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United States v. Enriquez-Venzor

United States District Court, D. Arizona

July 12, 2019

United States of America, Plaintiff,
v.
Jaime Enriquez-Venzor, Defendant.

          REPORT AND RECOMMENDATION

          ERIC J. MARKOVICH, UNITED STATES MAGISTRATE JUDGE

         This case arises from the arrest of Defendant Jaime Enriquez-Venzor on or about October 17, 2018 in Naco, Arizona by United States Border Patrol agents. When the agents arrested Defendant, he did not have proper immigration documents and had not received the express consent of the Attorney General or the Secretary of the Department of Homeland Security to reapply for admission to the United States after his previous removal. The Government subsequently filed a Criminal Complaint on October 18, 2018, alleging a violation of § 1326(a) and (b) of Title 8 of the United States Code. A federal grand jury then indicted Defendant on the charge of violating 8 U.S.C. § 1326(a), enhanced by 8 U.S.C. § 1326(b), for Illegal Reentry after having been denied admission, excluded, deported, and removed from the United States on November 6, 2017.

         Pending before the Court is Defendant's Motion to Dismiss the Indictment. (Doc. 22). Defendant collaterally attacks his 2007 deportation order upon which the current charge is based. Defendant alleges that the underlying deportation proceedings that serve as predicate to the current charge violated his Fifth Amendment Due Process rights because: (1) immigration officials failed to explain to Defendant that he was in formal removal proceedings and failed to notify him of the charge of inadmissibility; (2) Defendant was not served with Form I-860 for his signature acknowledging receipt; (3) the I-867B indicated only one of the four pages of Defendant's sworn statement was reviewed with him; and (4) immigration officials failed to inform him that he could request to withdraw his application for admission. Defendant further argues that these violations prejudiced his 2007 expedited removal proceedings. The Government's Response to Defendant's Motion to Dismiss the Indictment argues that no such due process violations occurred, and that even if they did, the violations did not prejudice Defendant. (Doc. 32).

         The Court concludes that all of Defendant's arguments regarding due process violations are without merit. However, even if Defendant's due process rights were violated, there is no evidence that Defendant suffered any prejudice as a result of said violations. Therefore, the undersigned recommends that the District Court deny the motion to dismiss the indictment.

         FACTUAL AND PROCEDURAL BACKGROUND

         Defendant is a citizen of Mexico. (Doc. 32 at 1:24). On February 27, 2007, he attempted to enter the United States from Mexico at the Paseo del Norte Port-of-Entry in El Paso, Texas. (Doc. 22 at 3:3-5; Doc. 22-1 Ex. 4 [Enriquez-Venzor Decl.] at ¶ 6). In order to gain entry, Defendant presented immigration officials with a Form DSP-150, Laser Visa, bearing the name of another individual but including a picture of the Defendant. (Doc. 22 at 3:5-6; Doc. 22-1 Exs. 1, 2 at 2). Upon suspecting the document was fraudulent, immigration officials placed Defendant in secondary inspection and then expedited removal proceedings. (Doc. 22 at 3:7-8).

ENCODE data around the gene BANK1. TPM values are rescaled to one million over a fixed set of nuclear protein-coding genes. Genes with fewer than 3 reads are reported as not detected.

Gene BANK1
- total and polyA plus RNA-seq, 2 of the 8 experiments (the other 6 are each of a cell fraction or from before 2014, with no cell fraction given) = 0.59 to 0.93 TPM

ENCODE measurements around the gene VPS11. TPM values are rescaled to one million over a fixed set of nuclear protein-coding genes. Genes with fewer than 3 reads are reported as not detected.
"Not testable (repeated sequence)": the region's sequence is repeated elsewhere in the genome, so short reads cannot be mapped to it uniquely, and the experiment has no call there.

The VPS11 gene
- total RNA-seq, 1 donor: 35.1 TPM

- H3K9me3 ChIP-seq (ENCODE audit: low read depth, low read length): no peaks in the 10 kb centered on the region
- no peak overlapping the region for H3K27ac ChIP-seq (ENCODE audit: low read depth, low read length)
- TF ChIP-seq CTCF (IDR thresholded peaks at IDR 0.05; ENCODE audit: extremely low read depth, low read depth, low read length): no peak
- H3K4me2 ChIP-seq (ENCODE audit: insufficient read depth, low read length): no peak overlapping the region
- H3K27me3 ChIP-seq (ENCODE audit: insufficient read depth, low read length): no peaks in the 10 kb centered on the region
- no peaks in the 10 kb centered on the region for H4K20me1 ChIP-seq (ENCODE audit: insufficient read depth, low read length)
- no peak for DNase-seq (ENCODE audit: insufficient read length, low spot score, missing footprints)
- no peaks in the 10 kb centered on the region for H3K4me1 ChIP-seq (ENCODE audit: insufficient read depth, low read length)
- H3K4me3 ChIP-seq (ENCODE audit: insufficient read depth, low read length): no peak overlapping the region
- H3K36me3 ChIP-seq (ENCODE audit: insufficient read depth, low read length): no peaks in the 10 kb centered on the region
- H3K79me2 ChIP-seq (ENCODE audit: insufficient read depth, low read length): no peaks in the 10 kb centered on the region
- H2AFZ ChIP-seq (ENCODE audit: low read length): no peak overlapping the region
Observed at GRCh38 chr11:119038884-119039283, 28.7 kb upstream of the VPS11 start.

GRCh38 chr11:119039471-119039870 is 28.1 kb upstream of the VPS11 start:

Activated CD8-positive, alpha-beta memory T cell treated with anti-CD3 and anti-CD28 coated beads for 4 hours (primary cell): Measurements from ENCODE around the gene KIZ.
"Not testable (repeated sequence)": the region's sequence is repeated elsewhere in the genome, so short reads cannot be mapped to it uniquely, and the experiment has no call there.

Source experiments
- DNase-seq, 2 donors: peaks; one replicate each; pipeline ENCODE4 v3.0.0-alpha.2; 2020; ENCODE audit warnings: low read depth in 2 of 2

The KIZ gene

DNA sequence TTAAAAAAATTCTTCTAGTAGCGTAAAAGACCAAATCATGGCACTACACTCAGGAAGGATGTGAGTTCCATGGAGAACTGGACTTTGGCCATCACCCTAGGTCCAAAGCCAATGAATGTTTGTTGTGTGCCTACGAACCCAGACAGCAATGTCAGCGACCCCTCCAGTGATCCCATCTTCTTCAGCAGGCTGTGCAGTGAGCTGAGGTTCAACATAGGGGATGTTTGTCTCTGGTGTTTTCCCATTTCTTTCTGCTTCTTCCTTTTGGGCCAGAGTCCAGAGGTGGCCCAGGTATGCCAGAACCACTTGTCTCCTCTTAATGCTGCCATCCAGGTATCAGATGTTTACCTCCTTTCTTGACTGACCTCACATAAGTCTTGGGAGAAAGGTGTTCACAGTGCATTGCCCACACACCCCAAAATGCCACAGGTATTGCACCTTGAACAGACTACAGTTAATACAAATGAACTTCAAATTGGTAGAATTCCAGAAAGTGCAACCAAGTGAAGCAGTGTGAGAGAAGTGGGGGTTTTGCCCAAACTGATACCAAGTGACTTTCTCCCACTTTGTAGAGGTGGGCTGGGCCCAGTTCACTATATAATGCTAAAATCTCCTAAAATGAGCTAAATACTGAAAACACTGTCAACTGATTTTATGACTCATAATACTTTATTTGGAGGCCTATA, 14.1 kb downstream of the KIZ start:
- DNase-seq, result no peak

Defendant was questioned by Customs and Border Protection Officer Andres Arroyo, Jr. (Officer Arroyo), in his native Spanish language.[1] (Doc. 22-1 at 1; Doc. 32 at 2:3-6). The interview was recorded on Form I-867A, Record of Sworn Statement in Proceedings under § 235(b)(1) of the Act, and Defendant initialed all four pages of the form.[2] (Doc. 22-1 Ex. 2 at 1-4). Form I-867A includes a preliminary section where the officer explains the defendant's rights, as well as “the purpose and consequences of [the] interview.” Id. at 1. This admonition states:

I am an officer of the United States Immigration and Naturalization Service. I am authorized to administer the immigration laws and to take sworn statements. I want to take your sworn statement regarding your application for admission to the United States. Before I take your statement, I also want to explain your rights, and the purpose and consequences of this interview.
You do not appear to be admissible or to have the required legal papers authorizing your admission to the United States. This may result in your being denied admission and immediately returned to your home country without a hearing. If a decision is made to refuse your admission into the United States, you may be immediately removed from this country, and if so, you may be barred from reentry for a period of five years or longer.
This may be your only opportunity to present information to me and the Immigration and Naturalization Service to make a decision. It is very important that you tell me the truth. If you lie or give misinformation, you may be subject to criminal or civil penalties, or barred from receiving immigration benefits or relief now or in the future.
Except as I will explain to you, you are not entitled to a hearing or review. U.S. law provides protection to certain persons who face persecution, harm or torture upon return to their home country. If you fear or have a concern about being removed from the United States or about being sent home, you should tell me so during this interview because you may not have another chance. You will have the opportunity to speak privately and confidentially to another officer about your fear or concern. That officer will determine if you should remain in the United States and not be removed because of that fear.
Until a decision is reached in your case, you will remain in the custody of the Immigration and Naturalization Service.
Any statement you make may be used against you in this or any subsequent administrative proceeding.

Id.